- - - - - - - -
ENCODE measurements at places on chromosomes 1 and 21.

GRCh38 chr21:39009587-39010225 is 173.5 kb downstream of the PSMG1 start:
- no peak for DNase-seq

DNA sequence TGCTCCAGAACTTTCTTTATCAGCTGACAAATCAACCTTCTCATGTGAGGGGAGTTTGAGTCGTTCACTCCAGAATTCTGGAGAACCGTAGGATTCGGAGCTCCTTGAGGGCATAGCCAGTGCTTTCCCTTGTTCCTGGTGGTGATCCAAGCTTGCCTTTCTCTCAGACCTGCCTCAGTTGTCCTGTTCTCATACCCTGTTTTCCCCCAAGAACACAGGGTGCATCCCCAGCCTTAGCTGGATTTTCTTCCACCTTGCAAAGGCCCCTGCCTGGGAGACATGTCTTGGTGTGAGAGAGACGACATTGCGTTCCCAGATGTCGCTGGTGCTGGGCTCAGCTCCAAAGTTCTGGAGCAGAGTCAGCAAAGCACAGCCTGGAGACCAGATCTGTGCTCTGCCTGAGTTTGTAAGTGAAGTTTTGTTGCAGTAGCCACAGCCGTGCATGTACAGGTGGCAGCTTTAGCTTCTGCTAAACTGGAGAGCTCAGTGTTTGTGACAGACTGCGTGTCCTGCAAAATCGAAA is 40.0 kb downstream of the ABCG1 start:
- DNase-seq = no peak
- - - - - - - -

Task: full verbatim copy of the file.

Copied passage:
ENCODE measurements at places on chromosomes 1 and 21.

GRCh38 chr21:39009587-39010225 is 173.5 kb downstream of the PSMG1 start:
- no peak for DNase-seq

DNA sequence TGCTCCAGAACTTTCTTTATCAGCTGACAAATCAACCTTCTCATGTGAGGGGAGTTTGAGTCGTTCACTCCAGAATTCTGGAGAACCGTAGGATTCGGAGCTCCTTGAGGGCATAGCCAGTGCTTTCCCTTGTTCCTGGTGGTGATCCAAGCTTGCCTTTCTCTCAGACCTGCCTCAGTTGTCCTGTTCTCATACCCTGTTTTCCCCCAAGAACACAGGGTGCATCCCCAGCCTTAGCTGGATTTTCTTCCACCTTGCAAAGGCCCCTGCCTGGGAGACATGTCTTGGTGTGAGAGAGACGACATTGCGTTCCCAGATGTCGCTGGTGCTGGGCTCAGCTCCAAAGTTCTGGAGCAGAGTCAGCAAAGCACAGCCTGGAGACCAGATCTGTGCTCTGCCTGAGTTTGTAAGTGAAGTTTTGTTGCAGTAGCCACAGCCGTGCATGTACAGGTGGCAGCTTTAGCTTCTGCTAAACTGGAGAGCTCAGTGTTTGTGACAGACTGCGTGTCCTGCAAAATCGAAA is 40.0 kb downstream of the ABCG1 start:
- DNase-seq = no peak